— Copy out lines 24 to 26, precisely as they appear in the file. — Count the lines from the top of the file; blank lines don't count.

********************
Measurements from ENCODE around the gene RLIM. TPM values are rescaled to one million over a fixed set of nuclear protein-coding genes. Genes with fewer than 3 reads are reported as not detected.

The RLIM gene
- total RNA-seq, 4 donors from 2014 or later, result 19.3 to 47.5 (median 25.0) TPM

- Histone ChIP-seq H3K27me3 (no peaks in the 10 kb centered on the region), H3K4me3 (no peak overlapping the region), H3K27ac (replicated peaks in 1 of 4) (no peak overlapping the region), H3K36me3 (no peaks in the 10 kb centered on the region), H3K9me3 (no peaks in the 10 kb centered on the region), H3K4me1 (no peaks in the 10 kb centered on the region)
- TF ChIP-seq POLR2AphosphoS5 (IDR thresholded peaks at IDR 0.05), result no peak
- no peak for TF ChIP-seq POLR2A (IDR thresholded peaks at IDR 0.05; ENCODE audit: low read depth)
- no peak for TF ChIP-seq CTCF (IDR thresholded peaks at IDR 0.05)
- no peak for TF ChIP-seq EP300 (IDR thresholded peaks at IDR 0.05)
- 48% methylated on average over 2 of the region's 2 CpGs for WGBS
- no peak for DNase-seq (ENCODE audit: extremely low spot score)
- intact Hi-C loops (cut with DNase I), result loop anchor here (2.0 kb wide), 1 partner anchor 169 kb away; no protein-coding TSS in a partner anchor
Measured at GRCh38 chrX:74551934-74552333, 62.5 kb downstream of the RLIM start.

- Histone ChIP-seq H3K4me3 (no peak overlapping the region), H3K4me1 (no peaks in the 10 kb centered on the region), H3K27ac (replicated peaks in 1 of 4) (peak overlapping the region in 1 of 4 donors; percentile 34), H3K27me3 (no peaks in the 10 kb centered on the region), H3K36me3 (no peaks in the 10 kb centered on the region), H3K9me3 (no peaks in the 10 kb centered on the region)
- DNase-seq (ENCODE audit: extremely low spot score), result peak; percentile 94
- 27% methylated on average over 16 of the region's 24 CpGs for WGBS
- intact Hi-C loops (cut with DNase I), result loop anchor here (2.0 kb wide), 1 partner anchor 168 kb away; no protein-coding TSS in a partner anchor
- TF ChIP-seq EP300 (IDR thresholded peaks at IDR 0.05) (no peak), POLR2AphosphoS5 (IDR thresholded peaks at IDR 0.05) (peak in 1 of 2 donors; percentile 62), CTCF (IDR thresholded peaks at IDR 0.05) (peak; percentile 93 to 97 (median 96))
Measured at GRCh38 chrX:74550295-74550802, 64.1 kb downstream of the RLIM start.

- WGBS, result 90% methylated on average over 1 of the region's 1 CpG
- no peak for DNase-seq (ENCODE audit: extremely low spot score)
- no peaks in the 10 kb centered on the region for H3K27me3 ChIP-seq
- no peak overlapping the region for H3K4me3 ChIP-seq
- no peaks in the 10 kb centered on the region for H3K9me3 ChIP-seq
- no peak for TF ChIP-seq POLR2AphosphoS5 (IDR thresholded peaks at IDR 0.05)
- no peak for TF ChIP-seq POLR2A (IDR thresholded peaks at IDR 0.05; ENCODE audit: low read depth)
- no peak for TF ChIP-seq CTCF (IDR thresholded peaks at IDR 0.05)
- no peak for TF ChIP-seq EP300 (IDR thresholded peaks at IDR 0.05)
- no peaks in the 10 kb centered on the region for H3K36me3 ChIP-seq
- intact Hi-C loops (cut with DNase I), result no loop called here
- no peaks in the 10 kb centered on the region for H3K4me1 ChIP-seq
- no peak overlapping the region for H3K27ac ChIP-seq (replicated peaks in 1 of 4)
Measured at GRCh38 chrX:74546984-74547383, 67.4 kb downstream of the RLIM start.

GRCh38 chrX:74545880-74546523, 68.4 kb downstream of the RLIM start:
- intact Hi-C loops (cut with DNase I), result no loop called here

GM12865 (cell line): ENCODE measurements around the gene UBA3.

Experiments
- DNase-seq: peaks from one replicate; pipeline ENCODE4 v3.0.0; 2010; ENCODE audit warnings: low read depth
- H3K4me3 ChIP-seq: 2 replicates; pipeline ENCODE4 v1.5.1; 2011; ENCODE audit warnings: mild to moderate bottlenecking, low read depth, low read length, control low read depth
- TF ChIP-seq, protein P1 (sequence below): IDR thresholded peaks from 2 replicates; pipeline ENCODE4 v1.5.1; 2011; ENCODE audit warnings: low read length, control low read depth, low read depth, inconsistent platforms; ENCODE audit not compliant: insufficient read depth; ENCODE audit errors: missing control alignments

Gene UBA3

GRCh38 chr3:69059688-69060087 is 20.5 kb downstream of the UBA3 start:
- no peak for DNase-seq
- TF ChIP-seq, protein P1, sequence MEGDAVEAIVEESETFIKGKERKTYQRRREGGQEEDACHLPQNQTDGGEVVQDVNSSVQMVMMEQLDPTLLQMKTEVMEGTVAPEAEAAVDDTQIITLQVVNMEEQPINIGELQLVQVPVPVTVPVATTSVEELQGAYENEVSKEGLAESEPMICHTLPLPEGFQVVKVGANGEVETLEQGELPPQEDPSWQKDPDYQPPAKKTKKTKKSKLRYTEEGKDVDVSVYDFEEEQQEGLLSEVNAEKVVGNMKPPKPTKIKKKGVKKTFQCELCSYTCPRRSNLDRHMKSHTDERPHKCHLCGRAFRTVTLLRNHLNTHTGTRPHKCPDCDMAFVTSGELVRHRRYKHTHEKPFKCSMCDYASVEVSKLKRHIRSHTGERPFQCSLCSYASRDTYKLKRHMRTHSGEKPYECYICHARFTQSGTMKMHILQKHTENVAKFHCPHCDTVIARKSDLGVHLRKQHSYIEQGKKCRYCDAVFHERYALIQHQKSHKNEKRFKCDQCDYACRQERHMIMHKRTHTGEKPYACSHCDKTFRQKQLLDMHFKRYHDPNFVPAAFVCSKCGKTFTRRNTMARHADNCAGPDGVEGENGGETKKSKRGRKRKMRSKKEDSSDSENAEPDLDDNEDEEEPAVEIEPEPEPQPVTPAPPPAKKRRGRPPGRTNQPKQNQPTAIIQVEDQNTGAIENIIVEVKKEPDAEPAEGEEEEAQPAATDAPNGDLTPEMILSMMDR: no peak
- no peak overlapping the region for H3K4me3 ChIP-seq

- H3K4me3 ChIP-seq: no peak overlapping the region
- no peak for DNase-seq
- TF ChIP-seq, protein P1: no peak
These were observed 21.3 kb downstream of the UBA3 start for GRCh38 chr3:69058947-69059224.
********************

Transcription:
- no peak for TF ChIP-seq POLR2AphosphoS5 (IDR thresholded peaks at IDR 0.05)
- no peak for TF ChIP-seq POLR2A (IDR thresholded peaks at IDR 0.05; ENCODE audit: low read depth)
- no peak for TF ChIP-seq CTCF (IDR thresholded peaks at IDR 0.05)